Jan 22, 2016 09:25 AM EST
Back in 2008 when President Obama took office, the President of the United States had a goal of putting 1 million electric cars on the streets by 2015. The projection was sorely missed and the one-million-electric-car target may not seem feasible even until 2020.
The United States Department of Energy Secretary Ernest Moniz said in an interview that purchases of electric cars have fallen below the President Obama's goal. Moniz is still optimistic that the target might be hit in a few years, and by 2020, one million electric cars could be easily achieved. One of the reasons the electric car sales stalled is the continuing drop of fossil fuel prices.
"If we get a little acceleration, obviously we're probably three, four years away, I remain very bullish." Moniz said while attending the Washington Auto Show in the U.S. capital.
President Obama had been pushing electric vehicles ever since he got elected in the office. When he visited a Detroit auto show, he did not discuss electric cars in details but he mentioned "plug-in hybrids and electrics and fuel-efficient cars that can protect our planet, save people money at the pump."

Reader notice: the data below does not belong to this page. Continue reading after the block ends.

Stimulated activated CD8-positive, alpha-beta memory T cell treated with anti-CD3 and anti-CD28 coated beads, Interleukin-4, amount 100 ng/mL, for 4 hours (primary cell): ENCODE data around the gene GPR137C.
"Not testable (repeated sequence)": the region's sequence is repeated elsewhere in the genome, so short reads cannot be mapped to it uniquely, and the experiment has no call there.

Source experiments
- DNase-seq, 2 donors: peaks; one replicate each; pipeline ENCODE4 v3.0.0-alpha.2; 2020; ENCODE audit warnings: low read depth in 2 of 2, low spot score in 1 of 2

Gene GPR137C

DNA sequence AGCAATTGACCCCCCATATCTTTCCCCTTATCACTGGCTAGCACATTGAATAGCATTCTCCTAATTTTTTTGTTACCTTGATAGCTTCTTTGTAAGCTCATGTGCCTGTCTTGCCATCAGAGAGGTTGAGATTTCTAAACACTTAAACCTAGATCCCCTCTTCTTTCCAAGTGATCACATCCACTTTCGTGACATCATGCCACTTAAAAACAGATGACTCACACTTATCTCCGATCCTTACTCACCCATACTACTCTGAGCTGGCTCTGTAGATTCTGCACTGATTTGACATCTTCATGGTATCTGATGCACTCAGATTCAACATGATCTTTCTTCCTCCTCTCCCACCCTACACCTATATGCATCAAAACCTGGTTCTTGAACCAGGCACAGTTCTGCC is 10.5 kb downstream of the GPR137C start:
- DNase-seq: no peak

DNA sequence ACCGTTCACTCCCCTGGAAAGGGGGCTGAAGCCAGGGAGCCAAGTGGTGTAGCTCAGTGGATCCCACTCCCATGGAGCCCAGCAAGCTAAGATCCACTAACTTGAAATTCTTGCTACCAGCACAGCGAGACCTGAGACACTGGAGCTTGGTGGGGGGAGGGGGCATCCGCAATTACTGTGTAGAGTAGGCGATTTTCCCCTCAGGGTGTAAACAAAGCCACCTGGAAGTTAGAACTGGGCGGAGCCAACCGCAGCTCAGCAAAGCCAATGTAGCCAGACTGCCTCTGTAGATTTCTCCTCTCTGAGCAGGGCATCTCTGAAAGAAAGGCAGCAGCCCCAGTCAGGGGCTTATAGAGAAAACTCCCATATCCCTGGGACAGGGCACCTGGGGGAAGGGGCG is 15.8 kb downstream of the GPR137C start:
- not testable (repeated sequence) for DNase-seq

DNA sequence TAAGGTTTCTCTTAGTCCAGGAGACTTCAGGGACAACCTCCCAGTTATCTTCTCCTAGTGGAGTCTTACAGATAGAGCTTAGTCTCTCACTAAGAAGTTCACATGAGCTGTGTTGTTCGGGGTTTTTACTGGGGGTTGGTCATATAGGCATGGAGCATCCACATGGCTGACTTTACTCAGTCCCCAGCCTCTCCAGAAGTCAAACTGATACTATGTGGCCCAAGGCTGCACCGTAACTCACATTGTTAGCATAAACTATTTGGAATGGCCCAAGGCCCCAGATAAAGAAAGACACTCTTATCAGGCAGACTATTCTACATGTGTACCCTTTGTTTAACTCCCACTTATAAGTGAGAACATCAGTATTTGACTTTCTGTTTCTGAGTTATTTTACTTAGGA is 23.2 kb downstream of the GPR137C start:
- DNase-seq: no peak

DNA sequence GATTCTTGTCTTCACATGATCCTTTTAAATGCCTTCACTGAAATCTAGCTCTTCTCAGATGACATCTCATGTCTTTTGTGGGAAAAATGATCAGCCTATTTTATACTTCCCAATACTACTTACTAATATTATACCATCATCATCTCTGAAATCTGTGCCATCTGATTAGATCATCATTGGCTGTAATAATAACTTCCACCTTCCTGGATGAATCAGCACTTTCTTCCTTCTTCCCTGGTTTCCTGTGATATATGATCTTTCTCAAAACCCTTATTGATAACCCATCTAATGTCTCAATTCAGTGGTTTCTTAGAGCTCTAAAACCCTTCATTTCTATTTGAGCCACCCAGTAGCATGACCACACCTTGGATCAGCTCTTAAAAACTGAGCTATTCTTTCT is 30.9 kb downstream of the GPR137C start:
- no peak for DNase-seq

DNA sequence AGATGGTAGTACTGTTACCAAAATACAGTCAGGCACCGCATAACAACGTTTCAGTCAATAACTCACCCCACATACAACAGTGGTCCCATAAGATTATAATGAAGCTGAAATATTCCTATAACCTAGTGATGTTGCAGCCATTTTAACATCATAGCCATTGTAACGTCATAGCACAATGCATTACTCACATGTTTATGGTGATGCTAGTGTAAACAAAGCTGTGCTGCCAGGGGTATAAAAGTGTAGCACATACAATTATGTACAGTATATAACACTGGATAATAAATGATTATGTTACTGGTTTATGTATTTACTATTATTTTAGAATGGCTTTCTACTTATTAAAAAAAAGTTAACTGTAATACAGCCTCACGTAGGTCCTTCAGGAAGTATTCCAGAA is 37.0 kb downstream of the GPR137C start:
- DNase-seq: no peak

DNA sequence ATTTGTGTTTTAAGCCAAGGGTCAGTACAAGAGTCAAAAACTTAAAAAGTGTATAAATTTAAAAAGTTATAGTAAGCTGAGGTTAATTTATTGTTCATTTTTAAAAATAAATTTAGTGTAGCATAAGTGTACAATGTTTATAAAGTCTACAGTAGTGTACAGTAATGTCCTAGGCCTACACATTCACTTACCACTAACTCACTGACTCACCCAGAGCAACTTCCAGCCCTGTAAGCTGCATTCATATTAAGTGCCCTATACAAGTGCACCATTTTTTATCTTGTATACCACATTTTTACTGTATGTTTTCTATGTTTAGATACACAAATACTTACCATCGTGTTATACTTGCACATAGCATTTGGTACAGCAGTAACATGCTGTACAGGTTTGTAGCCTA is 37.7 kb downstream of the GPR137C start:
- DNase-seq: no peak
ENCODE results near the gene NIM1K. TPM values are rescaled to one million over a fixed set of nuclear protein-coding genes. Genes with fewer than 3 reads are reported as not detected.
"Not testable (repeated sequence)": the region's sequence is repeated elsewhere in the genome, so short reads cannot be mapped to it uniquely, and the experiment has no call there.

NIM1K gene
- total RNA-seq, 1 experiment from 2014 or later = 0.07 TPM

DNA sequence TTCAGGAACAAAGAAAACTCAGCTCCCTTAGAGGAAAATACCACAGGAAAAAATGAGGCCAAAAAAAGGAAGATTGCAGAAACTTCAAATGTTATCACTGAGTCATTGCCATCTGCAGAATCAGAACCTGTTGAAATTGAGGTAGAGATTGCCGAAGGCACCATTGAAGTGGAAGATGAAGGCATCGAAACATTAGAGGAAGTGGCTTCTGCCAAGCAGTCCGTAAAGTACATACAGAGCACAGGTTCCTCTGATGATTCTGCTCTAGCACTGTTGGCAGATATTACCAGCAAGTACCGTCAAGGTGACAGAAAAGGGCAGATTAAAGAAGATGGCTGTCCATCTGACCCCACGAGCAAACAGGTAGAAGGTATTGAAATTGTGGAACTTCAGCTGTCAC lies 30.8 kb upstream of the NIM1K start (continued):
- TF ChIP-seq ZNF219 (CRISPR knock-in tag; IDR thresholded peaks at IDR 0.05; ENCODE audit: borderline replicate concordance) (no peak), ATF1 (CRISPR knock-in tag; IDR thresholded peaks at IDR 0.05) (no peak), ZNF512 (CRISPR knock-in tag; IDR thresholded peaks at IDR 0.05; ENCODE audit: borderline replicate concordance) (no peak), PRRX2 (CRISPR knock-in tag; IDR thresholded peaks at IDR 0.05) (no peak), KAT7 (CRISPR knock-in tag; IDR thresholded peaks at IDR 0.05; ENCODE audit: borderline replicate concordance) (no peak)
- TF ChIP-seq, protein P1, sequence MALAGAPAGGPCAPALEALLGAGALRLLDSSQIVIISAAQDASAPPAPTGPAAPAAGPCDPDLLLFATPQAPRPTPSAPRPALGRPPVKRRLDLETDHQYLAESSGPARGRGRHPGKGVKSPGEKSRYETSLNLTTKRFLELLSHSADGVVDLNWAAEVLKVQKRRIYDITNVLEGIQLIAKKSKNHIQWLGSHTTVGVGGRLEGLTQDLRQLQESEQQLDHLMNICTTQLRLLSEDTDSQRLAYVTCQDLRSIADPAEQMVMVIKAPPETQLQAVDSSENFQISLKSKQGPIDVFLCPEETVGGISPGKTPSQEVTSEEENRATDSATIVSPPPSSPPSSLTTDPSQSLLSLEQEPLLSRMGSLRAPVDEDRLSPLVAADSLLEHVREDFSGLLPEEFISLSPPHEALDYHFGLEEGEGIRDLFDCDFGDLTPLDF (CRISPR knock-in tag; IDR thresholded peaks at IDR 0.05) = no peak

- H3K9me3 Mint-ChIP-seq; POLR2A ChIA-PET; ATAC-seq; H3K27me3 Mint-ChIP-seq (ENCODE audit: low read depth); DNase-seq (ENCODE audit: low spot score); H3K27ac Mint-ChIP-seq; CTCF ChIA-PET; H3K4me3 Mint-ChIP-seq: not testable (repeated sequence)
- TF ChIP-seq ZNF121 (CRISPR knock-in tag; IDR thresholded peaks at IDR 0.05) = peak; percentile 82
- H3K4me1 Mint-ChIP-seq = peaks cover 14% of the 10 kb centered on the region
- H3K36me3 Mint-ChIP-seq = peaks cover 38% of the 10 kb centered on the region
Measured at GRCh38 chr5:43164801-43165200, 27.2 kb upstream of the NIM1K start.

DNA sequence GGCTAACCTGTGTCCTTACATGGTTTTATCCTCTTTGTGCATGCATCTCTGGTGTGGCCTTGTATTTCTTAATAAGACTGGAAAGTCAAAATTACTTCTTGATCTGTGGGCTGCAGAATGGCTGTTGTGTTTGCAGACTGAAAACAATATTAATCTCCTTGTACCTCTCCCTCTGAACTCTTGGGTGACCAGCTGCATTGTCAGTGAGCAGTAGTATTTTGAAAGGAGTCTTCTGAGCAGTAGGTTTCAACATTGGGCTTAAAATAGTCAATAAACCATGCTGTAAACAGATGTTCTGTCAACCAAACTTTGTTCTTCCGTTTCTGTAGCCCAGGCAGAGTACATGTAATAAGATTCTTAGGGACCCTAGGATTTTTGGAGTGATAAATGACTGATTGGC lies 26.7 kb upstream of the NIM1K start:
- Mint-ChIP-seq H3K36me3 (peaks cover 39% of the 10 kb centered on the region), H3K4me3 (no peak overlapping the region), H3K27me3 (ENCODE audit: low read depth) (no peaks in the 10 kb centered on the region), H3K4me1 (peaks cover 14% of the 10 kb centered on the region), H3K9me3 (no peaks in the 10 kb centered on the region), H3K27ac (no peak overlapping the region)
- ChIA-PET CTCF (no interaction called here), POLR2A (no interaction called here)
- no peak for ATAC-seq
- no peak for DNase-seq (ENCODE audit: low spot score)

Moniz added that lowering the manufacturing cost and retail prices of battery costs is critical in boosting electric vehicles sales. He also highlighted the administration's goal to make electric vehicles widely available and affordable to own and operate as oil-powered vehicles by 2022. Furthermore, Moniz added that the future for electric cars and vehicles "remains extremely bright".
"Our work refining cars that are efficient, affordable and can plug into the grid will also help propel us to even greater progress on reducing pollution and boosting energy security," Secretary Moniz said.
California is leading the electric car sales with 100,000 electric cars populating the roads. This is a humongous 40% of the total sales of electric vehicles sold in the United States from year 2010 to 2014.